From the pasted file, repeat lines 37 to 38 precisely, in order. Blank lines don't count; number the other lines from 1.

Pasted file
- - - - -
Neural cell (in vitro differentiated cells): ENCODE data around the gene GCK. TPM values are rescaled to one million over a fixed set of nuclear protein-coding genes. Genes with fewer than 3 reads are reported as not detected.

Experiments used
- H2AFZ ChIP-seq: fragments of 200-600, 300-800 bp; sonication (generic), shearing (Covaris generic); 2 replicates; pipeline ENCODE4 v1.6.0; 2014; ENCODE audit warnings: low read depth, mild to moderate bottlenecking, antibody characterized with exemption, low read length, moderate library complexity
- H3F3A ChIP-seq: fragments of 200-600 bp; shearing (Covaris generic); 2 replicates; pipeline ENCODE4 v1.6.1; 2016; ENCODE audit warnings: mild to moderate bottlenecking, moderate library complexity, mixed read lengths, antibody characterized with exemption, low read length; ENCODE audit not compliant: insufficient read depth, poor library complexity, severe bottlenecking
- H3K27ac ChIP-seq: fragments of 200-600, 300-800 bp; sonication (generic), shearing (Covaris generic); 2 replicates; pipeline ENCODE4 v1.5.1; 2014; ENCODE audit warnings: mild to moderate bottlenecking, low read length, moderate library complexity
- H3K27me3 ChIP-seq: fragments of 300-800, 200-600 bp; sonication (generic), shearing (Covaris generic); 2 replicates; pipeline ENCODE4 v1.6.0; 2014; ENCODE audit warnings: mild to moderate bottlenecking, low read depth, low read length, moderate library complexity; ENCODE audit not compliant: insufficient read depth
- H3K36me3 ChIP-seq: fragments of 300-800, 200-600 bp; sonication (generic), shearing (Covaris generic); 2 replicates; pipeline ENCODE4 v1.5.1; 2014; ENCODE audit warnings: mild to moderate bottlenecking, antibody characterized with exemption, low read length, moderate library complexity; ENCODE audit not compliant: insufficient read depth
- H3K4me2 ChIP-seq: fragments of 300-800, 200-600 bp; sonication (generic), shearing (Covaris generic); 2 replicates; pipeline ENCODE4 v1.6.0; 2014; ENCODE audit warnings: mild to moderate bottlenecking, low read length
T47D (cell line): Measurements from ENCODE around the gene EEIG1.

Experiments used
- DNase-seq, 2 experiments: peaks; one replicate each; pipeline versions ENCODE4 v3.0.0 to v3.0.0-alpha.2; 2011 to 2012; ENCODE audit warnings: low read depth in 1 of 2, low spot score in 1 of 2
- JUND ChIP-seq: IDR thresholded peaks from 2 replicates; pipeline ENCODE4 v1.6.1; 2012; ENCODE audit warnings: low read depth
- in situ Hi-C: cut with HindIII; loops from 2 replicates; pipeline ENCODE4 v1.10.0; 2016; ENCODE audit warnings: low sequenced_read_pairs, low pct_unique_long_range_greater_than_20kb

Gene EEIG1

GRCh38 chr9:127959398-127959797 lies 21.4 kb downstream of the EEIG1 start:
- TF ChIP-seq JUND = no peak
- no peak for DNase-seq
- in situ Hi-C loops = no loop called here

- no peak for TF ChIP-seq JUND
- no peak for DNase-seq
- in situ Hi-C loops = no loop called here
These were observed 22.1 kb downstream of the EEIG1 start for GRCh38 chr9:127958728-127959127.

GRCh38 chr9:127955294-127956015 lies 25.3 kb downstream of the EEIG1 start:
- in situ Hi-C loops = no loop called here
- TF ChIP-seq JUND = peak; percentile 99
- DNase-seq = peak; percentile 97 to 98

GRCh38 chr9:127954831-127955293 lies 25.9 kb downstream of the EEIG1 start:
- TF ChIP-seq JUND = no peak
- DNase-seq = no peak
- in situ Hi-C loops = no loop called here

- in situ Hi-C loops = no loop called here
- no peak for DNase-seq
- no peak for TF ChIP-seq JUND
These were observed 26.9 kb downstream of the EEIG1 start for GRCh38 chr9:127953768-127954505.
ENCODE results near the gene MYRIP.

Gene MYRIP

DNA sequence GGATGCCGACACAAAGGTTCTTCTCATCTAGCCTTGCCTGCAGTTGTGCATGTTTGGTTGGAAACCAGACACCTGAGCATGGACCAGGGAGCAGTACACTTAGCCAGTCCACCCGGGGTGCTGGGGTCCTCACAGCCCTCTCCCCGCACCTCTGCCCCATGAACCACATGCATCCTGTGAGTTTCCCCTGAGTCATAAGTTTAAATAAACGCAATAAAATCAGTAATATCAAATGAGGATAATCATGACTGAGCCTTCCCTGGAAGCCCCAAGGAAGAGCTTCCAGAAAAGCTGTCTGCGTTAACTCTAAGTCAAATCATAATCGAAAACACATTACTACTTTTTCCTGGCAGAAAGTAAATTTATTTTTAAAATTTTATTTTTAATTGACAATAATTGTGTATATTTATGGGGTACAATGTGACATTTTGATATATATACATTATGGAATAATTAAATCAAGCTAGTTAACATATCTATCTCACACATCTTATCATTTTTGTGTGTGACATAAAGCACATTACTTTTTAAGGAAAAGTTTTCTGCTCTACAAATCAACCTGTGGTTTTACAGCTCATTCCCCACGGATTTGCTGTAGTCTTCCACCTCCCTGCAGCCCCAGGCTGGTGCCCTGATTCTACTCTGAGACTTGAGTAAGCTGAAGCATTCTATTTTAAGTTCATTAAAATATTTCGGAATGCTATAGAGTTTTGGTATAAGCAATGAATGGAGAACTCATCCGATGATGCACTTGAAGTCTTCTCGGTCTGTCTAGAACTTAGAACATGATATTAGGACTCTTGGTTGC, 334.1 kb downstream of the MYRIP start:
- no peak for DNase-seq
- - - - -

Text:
DNA sequence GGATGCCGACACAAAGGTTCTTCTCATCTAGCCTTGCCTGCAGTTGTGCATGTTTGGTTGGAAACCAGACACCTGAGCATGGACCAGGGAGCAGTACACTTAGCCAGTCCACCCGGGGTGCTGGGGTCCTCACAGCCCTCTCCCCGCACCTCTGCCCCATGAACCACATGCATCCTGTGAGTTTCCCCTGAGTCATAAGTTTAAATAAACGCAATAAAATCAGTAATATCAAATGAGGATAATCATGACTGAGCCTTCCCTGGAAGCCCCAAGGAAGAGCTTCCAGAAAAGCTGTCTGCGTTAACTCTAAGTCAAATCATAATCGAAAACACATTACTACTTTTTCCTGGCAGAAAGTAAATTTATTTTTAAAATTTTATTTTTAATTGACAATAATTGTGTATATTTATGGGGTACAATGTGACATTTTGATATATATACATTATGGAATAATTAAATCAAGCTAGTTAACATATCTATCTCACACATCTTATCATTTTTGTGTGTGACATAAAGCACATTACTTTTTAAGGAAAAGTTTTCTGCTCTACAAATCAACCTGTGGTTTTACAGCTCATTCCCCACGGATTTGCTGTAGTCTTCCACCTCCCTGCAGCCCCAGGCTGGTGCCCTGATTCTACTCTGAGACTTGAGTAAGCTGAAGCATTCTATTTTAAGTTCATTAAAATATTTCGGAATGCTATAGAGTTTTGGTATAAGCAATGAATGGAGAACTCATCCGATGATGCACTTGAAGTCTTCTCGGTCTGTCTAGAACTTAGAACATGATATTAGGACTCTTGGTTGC, 334.1 kb downstream of the MYRIP start:
- no peak for DNase-seq